Woody Harrelson Says Making Paper from Trees Is ‘Barbaric’ — Is It?
In the pulp and paper industry there appears to be a renewed interest in “alternative fibers” for use in paper.
February 4 2013
by Laura M. Thompson, PhD
In the pulp and paper industry there appears to be a renewed interest
in “alternative fibers” for use in paper. One recent article on this
subject included a photo of Woody Harrelson (actor) with a caption that proclaimed “making paper from trees is barbaric.”
With respect to Mr. Harrelson, I believe he has either been misquoted
or is misinformed. To help advance this dialog I want to first clarify
The term “tree free” paper is used for two different categories of products: synthetic “papers” and real papers made from sources other than trees.
On the one hand we have synthetic materials that are not made of
fibers at all. They are printing substrates that look like paper – they
are thin and white. And in some ways act like paper – they are
flexible and you can print on them. But in most cases this group of
products is actually pigmented polymer films or non-woven materials. In
other words, they are not paper at all – they are made of plastic (the
vast majority of which is derived from fossil fuels). In some
applications (e.g. waterproof maps or outdoor signage) these might be
the ideal substrates, but to call them paper products is somewhat
confusing to say the least.
Beyond the synthetics, there are fibers not derived from trees that
can be used to make paper. Generally speaking the alternative fiber
category includes sources that are grown for fiber (like cotton or
bamboo). There are also tree free sources that are derived as
by-products from other processes – typically agricultural residues. For
example bagasse is a by-product of sugar cane processing – and Mr.
Harrelson’s passion reportedly lies in pursuing paper that is “currently made in India with 80 per cent waste wheat straw and 20 per cent wood fibers”.
In both cases – synthetics and alternative fibers – they are indeed
“tree free” products, but I have yet to see any evidence that these
products may have any environmental benefits over using wood. On the
contrary – the evidence I have seen leads me to conclude quite the
There are many arguments to be made about the values and benefits of
sustainably managed forests. If anyone has Mr. Harrelson’s contact
information, please send him a link to our eQ Journal Volume 4. And I would be delighted to speak to him about efforts aimed at salvaging wood
after a major wind event in the Lake States. Of course, beyond the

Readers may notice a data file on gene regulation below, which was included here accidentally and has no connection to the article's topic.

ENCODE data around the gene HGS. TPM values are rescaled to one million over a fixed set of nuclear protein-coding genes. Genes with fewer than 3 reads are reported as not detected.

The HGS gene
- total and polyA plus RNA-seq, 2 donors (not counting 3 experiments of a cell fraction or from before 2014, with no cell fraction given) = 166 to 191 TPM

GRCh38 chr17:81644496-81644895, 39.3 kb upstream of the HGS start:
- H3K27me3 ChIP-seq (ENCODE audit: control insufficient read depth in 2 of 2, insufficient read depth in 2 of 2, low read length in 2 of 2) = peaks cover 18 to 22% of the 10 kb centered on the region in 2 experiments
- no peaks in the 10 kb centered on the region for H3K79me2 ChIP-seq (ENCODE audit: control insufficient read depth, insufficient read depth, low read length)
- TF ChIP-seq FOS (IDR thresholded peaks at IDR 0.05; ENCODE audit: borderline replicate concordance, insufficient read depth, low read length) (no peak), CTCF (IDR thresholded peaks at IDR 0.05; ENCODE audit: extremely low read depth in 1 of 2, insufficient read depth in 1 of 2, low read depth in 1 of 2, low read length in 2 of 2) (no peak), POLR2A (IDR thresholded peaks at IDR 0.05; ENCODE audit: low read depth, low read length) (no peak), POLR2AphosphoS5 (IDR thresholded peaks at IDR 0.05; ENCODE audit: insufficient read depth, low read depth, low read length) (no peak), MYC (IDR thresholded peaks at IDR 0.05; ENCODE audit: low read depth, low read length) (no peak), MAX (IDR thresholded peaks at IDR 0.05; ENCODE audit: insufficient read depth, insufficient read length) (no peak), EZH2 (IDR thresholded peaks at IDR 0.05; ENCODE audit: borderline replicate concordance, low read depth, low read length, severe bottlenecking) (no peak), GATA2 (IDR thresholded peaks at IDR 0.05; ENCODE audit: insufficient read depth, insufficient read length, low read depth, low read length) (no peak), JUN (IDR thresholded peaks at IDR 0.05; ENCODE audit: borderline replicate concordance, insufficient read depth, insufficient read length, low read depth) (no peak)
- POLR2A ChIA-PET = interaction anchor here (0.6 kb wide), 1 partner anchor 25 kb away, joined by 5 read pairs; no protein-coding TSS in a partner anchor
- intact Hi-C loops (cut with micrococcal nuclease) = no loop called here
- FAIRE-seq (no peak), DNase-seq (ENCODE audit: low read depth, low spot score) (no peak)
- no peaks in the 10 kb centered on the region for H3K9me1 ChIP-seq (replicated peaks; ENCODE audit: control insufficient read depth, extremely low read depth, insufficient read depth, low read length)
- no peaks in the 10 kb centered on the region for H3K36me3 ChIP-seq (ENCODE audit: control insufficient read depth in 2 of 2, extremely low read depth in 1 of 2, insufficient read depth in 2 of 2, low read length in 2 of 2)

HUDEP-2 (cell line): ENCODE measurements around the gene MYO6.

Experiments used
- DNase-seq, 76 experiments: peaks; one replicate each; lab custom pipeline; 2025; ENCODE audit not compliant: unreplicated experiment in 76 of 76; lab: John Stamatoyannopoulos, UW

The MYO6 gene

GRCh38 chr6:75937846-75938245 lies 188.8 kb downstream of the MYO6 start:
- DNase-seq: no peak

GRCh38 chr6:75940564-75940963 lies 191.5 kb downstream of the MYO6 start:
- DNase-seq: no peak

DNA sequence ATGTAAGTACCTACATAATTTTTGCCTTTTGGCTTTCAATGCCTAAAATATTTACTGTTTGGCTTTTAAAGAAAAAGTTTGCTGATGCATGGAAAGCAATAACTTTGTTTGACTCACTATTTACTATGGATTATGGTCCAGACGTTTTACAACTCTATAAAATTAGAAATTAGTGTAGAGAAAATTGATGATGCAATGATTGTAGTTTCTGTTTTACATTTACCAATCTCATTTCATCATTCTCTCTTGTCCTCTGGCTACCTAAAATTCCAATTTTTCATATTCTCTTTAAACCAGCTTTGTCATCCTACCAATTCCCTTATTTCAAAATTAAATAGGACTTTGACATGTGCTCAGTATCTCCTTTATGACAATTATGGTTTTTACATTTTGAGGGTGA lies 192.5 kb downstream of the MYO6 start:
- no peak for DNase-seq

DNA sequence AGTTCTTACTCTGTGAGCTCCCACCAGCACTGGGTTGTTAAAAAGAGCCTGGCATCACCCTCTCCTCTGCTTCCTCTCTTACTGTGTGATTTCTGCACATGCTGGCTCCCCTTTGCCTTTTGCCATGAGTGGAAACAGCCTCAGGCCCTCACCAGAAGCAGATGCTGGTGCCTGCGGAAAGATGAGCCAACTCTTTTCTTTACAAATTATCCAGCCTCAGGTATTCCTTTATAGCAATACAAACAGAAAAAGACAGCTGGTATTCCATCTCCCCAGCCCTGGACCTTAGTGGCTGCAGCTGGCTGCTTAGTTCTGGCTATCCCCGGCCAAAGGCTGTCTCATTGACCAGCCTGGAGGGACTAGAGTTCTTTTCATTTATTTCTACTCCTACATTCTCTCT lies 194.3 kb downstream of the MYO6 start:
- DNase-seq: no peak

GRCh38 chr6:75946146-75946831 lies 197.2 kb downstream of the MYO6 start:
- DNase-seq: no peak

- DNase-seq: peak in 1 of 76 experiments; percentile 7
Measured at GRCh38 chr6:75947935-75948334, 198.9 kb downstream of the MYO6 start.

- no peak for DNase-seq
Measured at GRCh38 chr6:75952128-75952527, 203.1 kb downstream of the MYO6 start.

forest, one must take a look at the environmental impacts associated
with the manufacturing process.
The crux of the challenge faced by the paper industry is to develop a
pulping process that can compete both economically and environmentally
with wood pulping. This is a significant challenge that has been
investigated for many, many years. Thus far, we have yet to find that
magic bullet. With wood, we have a process where the chemicals are used
and then recaptured, reprocessed and reused. Essentially a chemical recycling process within our pulp mills which creates advantages both environmentally and economically.
But with non-wood fibers, because of the composition of reedy plants
the chemical recovery process cannot be closed the same way. It is
possible to make pulp from these sources, but the environmental impact
It is not just industry experts that understand this challenge. The
Chinese government has had a concerted effort underway for several years
to close down mills that are not meeting environmental restrictions.
Between 2005-2009 they established a modernization program that reportedly eliminated nearly 7 million tons/yr of pulp and paper capacity. Over half of these closures (measured
in terms of volume) were targeted at non-wood pulp and paper mills.
China’s strategy aims to use more efficient wood based and recycled
Today, the vast majority of non-wood fiber is made in China and
India. And most of that fiber is consumed where it is produced. If a
North American mill wants to import non-wood fiber, bamboo and bagasse
sell for roughly twice the cost of market kraft pulp. Flax is about 6
times the cost. The availability of these sources is on the decline.
Again, with all due respect Mr. Harrelson, making paper from trees
is far from barbaric – it makes good sense both environmentally and
Laura M. Thompson, Phd, is director of sustainable development and technical marketing at Sappi Fine Paper North America.
She has a B.S. in Chemical Engineering from the University of New
Hampshire and an M.S. and PhD in Paper Science from the Institute of
Paper Science and Technology. Since 1995, she has held a variety of
positions within the paper industry including R&D, mill
environmental, product development for specialties and coated fine
paper, and, most recently, sustainability. Since joining Sappi in 2006,
Laura has quickly emerged as an industry leader in the field of
sustainable development. This is reposted from The
Environmental Quotient with permission from Sappi Fine Paper North
America. For more information, please visit Sappi’s eQ Microsite. You can also follow @eQLauraThompson on Twitter.